7 tips on silage aftermath nutrition

Livestock farms looking to maximise silage production should avoid delays to aftercut fertilisers, which could result in cutting yields by 10% – or 370kg/ha – for each day of delay.

A rate of 2.5kg N/ha/day of ammonium nitrate-based fertiliser should be considered for farms disappointed with first-cut yields, according to CF Fertilisers’ Mark Garrett.  

See the seven tips on silage aftermath nutrition below:

See also: Guide to fertiliser terminology and spreading equipment

1. Analyse soil and optimise levels

Having the correct pH, phosphate and potassium levels in your soil is the base to optimising yield. A pH of 5.5 can knock 40% off grass yield, compared with grass grown at a pH of 6.5.

Aim for:

  • pH 6-6.5
  • P index at 2
  • K index at 2+

2. Apply slurry

Grass silage removes a lot of potash from the soil system, and slurry is a good source of both phosphate and potassium.

  • An application of 1,000gal/acre of slurry (11cu m/ha) will supply about 25% of your post-cut potash requirement
  • Do not apply more than 3,000gal/acre (33cu m/ha).

3. Monitor compaction

Compacted soils lack the air and water needed to let regrowing grass roots access the nutrients they require for regrowth. It can reduce post-cut yields by up to 25%.

Dig inspection pits and assess compaction so any issues can be rectified next autumn.

4. Know how much fertiliser you need

Slurry alone will not supply enough nitrogen for optimal yields.

It’s important to know how much nitrogen, phosphate, potassium and sulphur is being applied with slurries and bagged fertilisers.

Every 1,000gal/acre (11cu m/ha) slurry only contains enough nitrogen to grow about 0.75t/ha of grass.

  • A four-cut system requires up to 90kg N/ha (72 units/acre) to grow second-cut
  • A three-cut system requires about 75kg N/ha (60 units/acre) to grow second-cut
  • A two-cut system only requires 50kg N/ha (40 units/acre) to grow second-cut

5. Do you use urea or ammonium nitrate?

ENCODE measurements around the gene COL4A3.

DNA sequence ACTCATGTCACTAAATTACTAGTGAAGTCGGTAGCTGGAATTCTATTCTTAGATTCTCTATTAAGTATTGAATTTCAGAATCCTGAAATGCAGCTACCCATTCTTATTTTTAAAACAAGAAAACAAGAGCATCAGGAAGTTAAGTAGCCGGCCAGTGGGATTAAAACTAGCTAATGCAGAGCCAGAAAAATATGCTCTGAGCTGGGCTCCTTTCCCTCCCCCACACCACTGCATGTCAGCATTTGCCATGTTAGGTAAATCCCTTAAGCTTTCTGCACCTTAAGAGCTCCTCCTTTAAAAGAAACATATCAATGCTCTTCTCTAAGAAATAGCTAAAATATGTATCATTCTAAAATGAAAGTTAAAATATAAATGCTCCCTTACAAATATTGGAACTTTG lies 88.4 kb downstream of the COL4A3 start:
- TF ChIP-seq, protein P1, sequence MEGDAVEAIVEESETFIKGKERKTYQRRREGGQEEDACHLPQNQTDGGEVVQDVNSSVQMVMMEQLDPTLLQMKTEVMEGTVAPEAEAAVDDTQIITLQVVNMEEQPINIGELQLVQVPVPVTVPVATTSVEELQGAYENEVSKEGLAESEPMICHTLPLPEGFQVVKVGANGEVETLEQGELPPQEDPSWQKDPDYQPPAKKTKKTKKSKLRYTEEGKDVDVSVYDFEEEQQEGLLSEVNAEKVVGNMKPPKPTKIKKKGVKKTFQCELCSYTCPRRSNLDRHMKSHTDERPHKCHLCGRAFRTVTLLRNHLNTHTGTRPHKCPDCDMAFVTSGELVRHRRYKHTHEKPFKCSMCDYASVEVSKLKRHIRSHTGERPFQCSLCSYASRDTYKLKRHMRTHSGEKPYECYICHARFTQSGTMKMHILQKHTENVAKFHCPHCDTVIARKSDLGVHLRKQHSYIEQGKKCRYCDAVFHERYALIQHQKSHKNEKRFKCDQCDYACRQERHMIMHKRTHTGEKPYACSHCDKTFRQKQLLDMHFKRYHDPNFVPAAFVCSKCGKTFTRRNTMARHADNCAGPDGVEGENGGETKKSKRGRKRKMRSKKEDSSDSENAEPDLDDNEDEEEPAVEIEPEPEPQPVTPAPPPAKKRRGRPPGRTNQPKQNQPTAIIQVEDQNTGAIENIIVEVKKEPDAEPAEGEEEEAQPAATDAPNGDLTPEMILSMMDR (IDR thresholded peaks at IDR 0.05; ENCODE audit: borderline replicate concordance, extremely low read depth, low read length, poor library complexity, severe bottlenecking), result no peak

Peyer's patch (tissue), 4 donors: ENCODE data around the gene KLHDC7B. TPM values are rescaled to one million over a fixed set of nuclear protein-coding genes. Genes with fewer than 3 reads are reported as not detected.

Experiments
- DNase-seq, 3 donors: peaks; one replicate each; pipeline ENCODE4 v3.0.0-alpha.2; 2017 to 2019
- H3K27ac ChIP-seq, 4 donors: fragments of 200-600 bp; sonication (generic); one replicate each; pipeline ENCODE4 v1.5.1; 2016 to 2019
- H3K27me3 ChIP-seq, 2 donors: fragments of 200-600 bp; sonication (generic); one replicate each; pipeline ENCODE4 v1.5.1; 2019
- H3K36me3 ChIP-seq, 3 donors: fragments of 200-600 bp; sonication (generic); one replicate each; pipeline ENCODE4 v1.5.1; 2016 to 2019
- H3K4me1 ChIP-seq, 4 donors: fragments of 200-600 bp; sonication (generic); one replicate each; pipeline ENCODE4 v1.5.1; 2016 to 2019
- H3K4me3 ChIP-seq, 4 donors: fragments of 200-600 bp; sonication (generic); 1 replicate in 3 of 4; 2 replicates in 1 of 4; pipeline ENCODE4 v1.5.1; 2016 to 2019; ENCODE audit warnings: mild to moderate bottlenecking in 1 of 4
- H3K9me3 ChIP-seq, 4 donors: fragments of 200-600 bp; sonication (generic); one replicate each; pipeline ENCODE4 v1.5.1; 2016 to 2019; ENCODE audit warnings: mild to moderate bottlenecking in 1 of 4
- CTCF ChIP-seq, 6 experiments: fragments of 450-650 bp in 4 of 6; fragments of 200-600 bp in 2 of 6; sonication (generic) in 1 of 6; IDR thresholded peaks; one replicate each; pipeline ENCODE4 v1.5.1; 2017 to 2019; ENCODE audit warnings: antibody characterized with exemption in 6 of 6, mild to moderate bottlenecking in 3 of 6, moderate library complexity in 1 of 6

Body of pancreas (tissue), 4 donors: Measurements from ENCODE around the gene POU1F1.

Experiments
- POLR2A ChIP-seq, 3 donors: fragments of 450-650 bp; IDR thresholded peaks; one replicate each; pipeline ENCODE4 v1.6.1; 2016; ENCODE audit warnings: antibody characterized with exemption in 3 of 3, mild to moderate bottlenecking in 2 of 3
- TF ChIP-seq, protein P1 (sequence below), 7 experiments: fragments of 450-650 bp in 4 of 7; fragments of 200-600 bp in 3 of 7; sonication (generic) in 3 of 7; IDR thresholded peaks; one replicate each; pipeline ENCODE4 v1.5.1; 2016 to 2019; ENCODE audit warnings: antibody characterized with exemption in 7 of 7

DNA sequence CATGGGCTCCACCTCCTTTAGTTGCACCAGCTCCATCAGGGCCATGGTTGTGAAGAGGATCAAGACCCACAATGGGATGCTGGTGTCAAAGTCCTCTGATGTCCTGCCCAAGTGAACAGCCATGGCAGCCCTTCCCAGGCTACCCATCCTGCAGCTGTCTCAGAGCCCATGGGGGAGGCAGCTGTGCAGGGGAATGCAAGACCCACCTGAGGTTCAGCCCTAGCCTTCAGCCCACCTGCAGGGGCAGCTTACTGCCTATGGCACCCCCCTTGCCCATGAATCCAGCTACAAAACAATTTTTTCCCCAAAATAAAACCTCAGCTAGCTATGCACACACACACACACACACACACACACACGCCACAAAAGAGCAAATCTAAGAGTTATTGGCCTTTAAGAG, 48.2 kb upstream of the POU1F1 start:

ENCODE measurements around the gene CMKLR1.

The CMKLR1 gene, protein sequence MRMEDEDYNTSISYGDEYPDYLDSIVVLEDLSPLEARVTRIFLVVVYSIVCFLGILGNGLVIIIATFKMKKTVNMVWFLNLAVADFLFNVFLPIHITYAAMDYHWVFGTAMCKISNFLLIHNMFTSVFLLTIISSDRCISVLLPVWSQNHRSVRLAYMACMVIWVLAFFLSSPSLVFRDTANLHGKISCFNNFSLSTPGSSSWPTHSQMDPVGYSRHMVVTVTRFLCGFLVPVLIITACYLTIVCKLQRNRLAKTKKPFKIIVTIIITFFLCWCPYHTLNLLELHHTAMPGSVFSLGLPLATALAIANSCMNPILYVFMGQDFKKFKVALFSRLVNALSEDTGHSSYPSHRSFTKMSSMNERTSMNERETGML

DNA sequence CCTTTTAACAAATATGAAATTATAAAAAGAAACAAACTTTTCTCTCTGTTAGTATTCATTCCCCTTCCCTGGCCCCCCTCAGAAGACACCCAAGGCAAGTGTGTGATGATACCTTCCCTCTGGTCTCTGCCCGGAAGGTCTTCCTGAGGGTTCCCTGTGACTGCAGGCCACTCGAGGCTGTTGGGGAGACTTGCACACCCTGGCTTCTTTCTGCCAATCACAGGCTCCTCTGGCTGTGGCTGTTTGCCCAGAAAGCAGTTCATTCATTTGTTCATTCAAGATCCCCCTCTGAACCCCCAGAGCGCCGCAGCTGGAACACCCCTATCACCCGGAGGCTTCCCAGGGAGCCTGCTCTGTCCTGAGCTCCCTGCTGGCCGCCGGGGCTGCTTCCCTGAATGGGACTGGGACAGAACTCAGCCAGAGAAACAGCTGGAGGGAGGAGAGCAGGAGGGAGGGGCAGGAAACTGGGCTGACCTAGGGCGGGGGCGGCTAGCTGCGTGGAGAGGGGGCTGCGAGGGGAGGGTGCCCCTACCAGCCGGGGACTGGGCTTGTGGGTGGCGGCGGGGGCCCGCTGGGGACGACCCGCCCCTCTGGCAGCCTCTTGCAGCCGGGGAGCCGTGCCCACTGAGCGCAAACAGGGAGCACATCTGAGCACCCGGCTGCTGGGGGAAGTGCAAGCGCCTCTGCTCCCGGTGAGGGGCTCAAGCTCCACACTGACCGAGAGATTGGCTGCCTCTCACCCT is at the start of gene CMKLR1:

Urea and ammonium nitrate behave very differently, with urea disappearing into the atmosphere through a process called volatilisation.

If urea is applied in warm and dry conditions, farmers could lose up to 58% of the nitrogen to the atmosphere, affecting growth potential by up to 15%.

So, while ammonium nitrate is more expensive, it doesn’t disappear into the atmosphere, independent grassland scientist Dr George Fisher told Farmers Weekly.

Dr Fisher said only 2-3% of ammonium nitrate might be lost to volatilisation, whereas 25-30% of urea could typically disappear into the atmosphere.

6. Consider sulphur

All soil types – apart from heavy (clay loam) and peaty soils – will respond to added sulphur fertiliser and give more dry matter yield, crude protein content and sugar levels.

  • Apply 20-25kg sulfur trioxide/ha (16-20 units/acre) across aftermaths to optimise yield and quality.
  • A slurry application only provides about 2kg sulfur trioxide/ha.
  • Cattle slurry does not contain much sulphur and 85% or more of the sulphur in slurry is unavailable for plant use.

 7. Compound fertiliser or blend?

A true granular compound contains all the nutrients in each individual granule, whereas a blend is a mix of different granules, with each granule supplying different nutrients.

The effect is that blends are cheaper – due to lower processing costs – but are far less reliable, as granules can be different sizes and weights, affecting their passage through the hopper, through the air and onto the plants.

Compounds and blends both provide the crop with what it needs, but blends can result in 15% lower yields in grassland due to an imbalanced supply of nutrients reaching the plants.   

Silage quiz

Livestock farms looking to maximise silage production can take an online quiz to inform summer fertiliser plans.

A simple seven-step questionnaire about silage systems and management has been developed by CF Fertilisers to offer farms recommendations on fertiliser plans this summer.

Mark Garrett, CF Fertilisers, said: “This quiz is designed to help grassland producers recognise the important stages in the decision-making process and also help point them in the right direction when it comes to fertiliser choice required to help them meet their objectives.”

Take the CF AfterCut Silage Health Check quiz